Easyjet’s partner in the production of commercial electric aircraft has entered the ‘next stage of development’ on a nine-seat electric plane, the airline announced on Monday.

The British low-cost carrier said Wright Electric, a startup founded in 2016 which has already completed a battery-powered two-seat project, expects the aircraft to be flying in 2019.

It has also filed a patent for a motor that will be used in a larger aircraft.

“This exciting development suggests that the transition towards an all-electric commercial passenger jet capable of flying passengers across Easyjet’s UK and European network is in sight,” the airline said in a statement.

Easyjet said it is looking at where it could establish ‘electric flyways’ on key short haul routes, with London-Amsterdam – Europe’s second busiest route – seen as a key contender.

CEO Johan Lundgren said the target range of the planes is around 500 kilometres, which could reduce noise and emissions from many short-haul flights, and said he could “foresee a future that is not exclusively dependent on jet fuel.”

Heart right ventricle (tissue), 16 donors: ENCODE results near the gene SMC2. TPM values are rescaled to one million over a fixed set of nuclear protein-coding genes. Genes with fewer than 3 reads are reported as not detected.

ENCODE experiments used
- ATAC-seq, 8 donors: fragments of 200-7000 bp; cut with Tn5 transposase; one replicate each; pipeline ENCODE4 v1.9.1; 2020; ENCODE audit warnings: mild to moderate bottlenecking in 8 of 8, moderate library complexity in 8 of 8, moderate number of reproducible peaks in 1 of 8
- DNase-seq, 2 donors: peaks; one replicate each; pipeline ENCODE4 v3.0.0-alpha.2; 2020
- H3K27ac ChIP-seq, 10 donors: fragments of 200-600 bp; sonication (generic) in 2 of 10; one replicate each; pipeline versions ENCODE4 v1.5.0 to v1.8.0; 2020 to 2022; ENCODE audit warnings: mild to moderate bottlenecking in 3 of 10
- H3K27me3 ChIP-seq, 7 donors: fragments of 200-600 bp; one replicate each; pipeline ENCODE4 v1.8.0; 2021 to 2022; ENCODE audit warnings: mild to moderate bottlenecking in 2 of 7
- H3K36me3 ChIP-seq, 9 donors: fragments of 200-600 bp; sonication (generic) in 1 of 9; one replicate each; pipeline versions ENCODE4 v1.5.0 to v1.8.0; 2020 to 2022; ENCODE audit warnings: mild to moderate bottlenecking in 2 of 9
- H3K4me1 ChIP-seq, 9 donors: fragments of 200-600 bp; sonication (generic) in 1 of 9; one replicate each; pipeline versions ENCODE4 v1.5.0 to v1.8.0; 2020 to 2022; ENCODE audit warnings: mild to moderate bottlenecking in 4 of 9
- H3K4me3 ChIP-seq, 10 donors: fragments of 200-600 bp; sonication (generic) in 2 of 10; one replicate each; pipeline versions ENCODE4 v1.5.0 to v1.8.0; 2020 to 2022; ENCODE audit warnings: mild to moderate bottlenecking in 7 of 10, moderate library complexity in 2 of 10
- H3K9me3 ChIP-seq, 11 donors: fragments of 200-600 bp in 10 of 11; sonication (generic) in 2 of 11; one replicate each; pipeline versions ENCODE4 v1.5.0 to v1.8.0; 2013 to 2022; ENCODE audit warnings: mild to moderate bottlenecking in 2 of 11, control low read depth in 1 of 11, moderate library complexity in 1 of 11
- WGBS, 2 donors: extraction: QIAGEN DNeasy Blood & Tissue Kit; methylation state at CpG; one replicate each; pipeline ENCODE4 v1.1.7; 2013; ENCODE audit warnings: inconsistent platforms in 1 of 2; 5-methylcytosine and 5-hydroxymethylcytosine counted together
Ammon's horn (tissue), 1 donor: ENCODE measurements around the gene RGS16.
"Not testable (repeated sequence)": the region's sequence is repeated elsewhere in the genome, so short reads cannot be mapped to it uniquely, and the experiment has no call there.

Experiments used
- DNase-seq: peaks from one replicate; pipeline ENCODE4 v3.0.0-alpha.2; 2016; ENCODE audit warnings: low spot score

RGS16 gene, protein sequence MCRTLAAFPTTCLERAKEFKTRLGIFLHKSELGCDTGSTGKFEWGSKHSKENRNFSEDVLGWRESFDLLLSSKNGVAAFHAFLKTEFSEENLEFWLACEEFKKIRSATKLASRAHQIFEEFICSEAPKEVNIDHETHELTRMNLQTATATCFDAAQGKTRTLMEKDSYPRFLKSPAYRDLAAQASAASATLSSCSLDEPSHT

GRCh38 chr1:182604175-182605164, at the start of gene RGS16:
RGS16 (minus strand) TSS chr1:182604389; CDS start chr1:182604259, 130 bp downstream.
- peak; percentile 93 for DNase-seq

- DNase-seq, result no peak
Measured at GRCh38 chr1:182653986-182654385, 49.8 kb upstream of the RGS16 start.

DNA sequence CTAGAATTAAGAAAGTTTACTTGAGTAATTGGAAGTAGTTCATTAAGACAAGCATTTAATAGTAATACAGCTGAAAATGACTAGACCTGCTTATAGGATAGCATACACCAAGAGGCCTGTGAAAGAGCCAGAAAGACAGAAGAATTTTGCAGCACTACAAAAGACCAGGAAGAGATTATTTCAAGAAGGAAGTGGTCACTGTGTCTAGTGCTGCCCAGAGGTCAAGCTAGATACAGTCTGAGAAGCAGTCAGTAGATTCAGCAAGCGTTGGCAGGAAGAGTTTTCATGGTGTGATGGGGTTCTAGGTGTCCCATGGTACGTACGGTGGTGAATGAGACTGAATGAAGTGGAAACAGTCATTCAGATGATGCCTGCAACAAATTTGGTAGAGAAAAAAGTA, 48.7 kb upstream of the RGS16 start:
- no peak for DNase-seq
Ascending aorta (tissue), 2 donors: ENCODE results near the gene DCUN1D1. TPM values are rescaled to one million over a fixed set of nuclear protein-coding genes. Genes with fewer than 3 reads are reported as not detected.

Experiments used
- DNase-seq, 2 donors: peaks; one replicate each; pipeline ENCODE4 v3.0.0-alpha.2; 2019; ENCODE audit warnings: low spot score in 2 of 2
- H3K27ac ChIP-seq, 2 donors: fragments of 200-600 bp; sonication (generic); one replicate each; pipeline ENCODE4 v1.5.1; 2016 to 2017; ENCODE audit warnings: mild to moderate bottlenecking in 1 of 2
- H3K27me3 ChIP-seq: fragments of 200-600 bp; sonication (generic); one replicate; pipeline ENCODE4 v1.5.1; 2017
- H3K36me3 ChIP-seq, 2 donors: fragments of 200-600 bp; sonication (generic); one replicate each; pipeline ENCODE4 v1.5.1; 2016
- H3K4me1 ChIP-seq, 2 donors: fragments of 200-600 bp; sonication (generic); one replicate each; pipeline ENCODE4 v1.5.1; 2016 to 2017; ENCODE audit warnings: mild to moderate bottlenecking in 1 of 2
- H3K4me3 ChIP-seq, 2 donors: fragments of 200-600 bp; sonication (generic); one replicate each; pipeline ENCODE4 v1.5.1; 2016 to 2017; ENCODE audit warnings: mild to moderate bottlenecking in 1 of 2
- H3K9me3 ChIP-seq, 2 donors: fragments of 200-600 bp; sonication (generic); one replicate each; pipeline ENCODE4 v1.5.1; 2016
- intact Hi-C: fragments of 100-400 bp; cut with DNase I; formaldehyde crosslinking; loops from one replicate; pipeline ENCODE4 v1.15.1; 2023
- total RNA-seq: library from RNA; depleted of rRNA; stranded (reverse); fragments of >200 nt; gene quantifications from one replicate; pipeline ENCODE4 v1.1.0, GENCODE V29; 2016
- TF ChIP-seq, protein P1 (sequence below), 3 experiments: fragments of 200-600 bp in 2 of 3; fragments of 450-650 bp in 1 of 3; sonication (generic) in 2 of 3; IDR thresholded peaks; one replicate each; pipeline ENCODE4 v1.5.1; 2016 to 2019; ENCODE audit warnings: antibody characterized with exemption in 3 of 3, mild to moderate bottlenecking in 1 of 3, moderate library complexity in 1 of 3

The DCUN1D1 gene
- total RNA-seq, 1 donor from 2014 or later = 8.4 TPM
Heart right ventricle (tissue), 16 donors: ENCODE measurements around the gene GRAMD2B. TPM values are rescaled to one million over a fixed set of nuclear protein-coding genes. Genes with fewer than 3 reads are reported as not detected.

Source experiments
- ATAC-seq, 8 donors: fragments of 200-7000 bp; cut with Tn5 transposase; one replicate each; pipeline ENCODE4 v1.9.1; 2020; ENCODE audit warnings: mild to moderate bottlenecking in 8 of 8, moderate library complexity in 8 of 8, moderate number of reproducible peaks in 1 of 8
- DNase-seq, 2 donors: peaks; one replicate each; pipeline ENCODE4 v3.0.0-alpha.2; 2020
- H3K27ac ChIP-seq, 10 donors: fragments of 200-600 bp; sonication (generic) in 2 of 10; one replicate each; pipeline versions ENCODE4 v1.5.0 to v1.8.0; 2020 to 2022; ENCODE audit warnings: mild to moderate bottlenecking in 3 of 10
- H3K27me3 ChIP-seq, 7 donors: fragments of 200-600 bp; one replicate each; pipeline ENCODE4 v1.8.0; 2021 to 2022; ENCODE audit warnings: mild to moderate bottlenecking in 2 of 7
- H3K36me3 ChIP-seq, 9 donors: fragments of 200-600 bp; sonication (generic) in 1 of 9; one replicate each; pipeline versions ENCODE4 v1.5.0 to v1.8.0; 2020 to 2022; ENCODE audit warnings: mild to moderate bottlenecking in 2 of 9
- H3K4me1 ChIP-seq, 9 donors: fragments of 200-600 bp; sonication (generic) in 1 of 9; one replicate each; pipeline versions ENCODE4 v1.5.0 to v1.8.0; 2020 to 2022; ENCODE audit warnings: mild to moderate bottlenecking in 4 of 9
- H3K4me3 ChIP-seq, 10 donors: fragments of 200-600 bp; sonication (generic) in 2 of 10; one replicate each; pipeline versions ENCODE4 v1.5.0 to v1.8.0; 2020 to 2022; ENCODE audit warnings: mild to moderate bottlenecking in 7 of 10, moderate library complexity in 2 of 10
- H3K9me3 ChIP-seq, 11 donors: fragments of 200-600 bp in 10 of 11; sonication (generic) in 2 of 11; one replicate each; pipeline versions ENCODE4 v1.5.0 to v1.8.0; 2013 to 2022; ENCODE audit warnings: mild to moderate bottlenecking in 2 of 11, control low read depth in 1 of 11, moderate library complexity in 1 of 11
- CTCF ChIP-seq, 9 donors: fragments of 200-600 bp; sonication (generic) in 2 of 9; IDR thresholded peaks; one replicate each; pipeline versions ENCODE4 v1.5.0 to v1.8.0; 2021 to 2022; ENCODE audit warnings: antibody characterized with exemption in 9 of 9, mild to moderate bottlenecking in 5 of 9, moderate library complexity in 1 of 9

“Looking forward, the technological advancements in electric flying are truly exciting and it is moving fast,” Lundgren said at Amsterdam-Schiphol yesterday.

“From the two-seater aircraft, which is already flying, to the nine-seater which will fly next year, electric flying is becoming a reality and we can now foresee a future that is not exclusively dependent on jet fuel.”

“The target range of the electric plane is around 500 kilometres which, within our current route portfolio, would mean a route like Amsterdam to London could become the first electric ‘flyway’. And as it is currently Europe’s second busiest route, this could in turn offer significant reductions in noise and carbon emissions, with multiple take offs and landings every day.”

Lundgren added: “We think the Netherlands has an opportunity to lead the way if the Government and airports encourage airlines to operate in the most sustainable way now and in the future and incentivise them through a different and lower charging structure.”

Heathrow recently said it will waive landing fees for a year for the operators of the first regular electric-hybrid aircraft to go into service at the airport, a prize which it says is worth “nearly £1 million”.

The airport said that there were over 100 electric aircraft projects underway across the world, which it estimated would be seen at major international airports by 2030.